Selling a Business: Five Things to Consider

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Selling a Business: Five Things to Consider

Five things?!? Just five things to consider when selling a business?!? Are you kidding me?

Well, yes; there are TONS of things to consider when selling a business but, like all posts, I’m trying to keep this one under 1,500 words so that you, my worthy readers, don’t fall asleep in your oatmeal. I’ll tackle some of the “other things” in some future posts.

If you’re a business broker – or plan to become one – or if you’re a business owner, each of these five issues should be considered. And as they’re considered, such consideration should be weighed with timing in mind.

When to Sell

Is it a good time to sell a business?

Anyone who has been following this blog for even a couple of months knows that the business-for-sale market is “frothy”. It doesn’t matter what segment of the market a business is in – the Main Street or “mom and pop” market, or the Middle Market – there are a lot of buyers out there looking for opportunities.

But at the same time, we are starting to see more and more businesses coming to market as Baby Boomers retire. In fact, I believe we are at the beginning of a long term trend – 10-15 years – of what we refer to as the Baby Boomer business sell-off; sometimes known as the Silver Tsunami.

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Our course, The Basic “How-To” of Becoming a Business Broker”, teaches how to become a professional business broker.

Become a Professional Business Broker…

So, is now a good time to sell? I believe it is but the following five factors should be considered by business owners as well as by the business brokers that advise them.

The Five Things to Consider

1) What is the Market like?

The overall business market, mentioned above, is one thing. But what about the local or regional geographic market that the business operates in. If a business’ clients and customers are primarily local, what’s happening in the business’ service area is an important consideration when making the decision to sell.

If things are declining – businesses closing and population shrinking – with no big positive changes in sight, it might be wise to sell sooner rather than waiting in the vague hope that SOMEbody will do SOMEthing. But even if things have been declining, if a hospital has been approved or an interstate off-ramp is coming, it might be worth waiting a couple of years.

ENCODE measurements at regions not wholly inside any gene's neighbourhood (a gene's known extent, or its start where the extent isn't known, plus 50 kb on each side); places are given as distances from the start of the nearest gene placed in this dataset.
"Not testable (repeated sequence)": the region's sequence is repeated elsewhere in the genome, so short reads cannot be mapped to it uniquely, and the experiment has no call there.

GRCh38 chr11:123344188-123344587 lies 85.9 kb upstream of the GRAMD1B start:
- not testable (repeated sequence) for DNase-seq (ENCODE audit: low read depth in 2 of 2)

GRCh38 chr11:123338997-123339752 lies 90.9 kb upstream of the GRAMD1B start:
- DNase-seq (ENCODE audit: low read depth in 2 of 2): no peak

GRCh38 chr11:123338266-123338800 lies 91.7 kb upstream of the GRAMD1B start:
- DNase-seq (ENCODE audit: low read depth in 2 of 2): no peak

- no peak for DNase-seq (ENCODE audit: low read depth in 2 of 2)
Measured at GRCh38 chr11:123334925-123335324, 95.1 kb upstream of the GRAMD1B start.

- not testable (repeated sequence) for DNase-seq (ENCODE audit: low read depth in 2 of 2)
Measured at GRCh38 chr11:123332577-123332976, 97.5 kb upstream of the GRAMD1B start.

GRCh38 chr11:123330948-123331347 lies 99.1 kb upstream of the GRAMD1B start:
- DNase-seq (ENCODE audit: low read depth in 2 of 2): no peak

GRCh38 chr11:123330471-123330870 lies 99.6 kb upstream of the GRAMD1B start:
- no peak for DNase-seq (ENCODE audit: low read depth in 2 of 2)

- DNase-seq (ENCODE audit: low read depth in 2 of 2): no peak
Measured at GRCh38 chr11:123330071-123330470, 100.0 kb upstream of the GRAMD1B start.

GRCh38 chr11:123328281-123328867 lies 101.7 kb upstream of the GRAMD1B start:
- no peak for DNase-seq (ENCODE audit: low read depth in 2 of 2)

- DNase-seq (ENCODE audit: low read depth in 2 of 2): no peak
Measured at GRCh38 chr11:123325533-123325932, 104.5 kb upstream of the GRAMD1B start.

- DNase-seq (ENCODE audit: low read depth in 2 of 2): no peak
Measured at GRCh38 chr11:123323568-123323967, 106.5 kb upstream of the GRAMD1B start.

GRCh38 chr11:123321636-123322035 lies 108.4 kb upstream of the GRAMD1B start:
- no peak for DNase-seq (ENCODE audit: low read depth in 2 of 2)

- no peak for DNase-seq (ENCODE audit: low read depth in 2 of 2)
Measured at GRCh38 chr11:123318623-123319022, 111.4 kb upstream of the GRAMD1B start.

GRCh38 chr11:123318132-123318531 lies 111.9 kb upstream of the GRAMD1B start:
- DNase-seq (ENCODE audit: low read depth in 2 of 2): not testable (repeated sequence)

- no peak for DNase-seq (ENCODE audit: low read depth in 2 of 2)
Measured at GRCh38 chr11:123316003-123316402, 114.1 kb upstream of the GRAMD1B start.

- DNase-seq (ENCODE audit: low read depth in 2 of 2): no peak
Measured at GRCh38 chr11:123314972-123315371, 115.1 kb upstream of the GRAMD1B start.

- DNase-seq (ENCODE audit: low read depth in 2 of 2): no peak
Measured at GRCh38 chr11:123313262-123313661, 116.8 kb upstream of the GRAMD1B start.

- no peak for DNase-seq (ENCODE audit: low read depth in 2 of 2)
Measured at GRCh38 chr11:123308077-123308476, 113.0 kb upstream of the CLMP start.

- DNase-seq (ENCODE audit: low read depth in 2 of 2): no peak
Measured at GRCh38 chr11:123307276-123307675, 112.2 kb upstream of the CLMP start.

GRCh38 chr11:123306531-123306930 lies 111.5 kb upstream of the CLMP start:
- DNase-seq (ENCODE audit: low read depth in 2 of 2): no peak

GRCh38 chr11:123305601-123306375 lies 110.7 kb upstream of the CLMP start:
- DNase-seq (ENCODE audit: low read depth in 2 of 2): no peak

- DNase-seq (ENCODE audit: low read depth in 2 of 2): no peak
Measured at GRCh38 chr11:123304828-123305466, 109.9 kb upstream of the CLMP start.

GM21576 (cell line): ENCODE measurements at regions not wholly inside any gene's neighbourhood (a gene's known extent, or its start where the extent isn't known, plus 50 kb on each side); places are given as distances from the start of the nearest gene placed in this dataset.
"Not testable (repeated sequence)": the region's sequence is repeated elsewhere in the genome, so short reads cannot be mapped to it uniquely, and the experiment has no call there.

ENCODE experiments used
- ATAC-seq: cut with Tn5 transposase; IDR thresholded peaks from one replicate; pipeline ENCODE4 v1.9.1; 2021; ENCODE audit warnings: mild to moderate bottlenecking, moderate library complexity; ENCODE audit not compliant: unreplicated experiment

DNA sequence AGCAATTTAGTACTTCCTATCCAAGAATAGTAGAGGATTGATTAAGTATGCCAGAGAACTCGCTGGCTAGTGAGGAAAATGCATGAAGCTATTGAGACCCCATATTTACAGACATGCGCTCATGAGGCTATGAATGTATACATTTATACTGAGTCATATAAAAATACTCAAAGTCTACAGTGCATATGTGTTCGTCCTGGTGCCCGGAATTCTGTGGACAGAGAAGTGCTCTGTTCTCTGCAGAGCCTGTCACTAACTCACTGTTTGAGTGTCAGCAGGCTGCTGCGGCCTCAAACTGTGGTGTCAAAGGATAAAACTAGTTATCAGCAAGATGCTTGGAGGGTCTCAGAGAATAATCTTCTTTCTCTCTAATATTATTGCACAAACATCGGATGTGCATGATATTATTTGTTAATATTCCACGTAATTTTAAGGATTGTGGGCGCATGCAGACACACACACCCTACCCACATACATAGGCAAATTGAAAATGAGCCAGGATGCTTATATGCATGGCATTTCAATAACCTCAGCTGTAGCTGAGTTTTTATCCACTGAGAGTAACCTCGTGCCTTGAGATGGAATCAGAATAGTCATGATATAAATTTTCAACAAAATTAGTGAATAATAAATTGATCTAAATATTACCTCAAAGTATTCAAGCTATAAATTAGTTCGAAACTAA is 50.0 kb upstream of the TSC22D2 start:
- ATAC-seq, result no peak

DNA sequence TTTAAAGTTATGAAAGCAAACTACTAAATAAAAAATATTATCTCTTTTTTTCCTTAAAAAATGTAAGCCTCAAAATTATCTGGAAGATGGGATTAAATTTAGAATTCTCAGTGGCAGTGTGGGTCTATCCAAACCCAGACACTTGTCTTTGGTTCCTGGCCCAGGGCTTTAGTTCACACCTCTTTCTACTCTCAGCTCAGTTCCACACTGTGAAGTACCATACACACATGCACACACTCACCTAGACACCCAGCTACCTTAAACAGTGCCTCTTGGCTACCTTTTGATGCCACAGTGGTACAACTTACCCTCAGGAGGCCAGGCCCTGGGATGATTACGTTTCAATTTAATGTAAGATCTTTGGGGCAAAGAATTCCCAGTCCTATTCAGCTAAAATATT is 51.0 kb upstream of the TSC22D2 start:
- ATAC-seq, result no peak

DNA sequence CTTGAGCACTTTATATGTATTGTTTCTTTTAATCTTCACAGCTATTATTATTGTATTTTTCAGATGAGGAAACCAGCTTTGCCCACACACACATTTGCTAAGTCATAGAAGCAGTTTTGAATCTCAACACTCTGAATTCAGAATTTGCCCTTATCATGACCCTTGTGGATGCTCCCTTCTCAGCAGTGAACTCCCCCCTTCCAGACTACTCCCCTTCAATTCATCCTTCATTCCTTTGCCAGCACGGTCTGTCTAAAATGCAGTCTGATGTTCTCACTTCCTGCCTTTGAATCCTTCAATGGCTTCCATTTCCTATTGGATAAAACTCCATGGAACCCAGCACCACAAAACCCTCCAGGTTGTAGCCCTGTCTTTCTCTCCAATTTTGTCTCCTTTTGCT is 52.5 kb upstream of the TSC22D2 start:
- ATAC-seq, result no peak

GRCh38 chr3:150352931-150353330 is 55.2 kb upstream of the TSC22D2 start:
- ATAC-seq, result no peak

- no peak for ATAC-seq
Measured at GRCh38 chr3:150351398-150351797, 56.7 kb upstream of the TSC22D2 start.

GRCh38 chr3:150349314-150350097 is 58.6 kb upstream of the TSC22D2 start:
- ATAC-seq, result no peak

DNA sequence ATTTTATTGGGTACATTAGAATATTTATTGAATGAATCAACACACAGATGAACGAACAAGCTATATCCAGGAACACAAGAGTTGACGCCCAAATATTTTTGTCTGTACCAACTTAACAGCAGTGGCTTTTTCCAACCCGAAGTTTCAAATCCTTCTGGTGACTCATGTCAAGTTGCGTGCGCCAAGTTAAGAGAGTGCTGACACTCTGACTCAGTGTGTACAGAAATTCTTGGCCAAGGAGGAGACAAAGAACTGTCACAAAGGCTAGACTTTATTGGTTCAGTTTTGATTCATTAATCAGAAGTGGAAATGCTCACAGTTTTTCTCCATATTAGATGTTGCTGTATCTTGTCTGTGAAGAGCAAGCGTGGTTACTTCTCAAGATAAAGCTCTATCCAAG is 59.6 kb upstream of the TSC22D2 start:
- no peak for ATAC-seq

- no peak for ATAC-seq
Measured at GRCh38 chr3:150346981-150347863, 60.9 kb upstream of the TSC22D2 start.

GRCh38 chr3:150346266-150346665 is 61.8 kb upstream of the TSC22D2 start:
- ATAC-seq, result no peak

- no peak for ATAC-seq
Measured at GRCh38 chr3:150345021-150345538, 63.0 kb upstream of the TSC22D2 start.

2) What is the valuation of the business?

Knowing what the business is worth is a critical consideration for a number of reasons among which is that the owner may be relying on the proceeds of the sale to fund his or her retirement. If the business’ value is less than what the owner would need to retire in the style they had planned – or to fund whatever the seller wants to do next – it may be wise to advise the owner to put the sale off a while and continue to build the business.  There are countless stories of business owners who sold prematurely, ran out of money and had to go back to work – but at that point it would be “for someone else”.

3) What are investors looking for?

Buyers in every category are looking for alternatives to traditional investment avenues. They’re looking for stability, reasonably predictable growth of revenue and profit, and more control. A business acquisition offers all of these characteristics and can also offer a better return than traditional investments.

4.) Number of buyers.

As I’ve written often, there are more buyers in the market right now than there are quality businesses to buy. There are investment buyers – such as private equity groups and family offices – early corporate retirees that want to own a business, strategic buyers looking for new products or services to offer their existing customers or new markets to move their products or services into and foreign buyers that want to establish a presence in a new country among them.

But there will come a time when the Baby Boomer sell-off will change this equation and there will be more businesses available to buy than buyers looking for those opportunities. The law of supply and demand tells us that when that happens, downward pressure will be put on prices.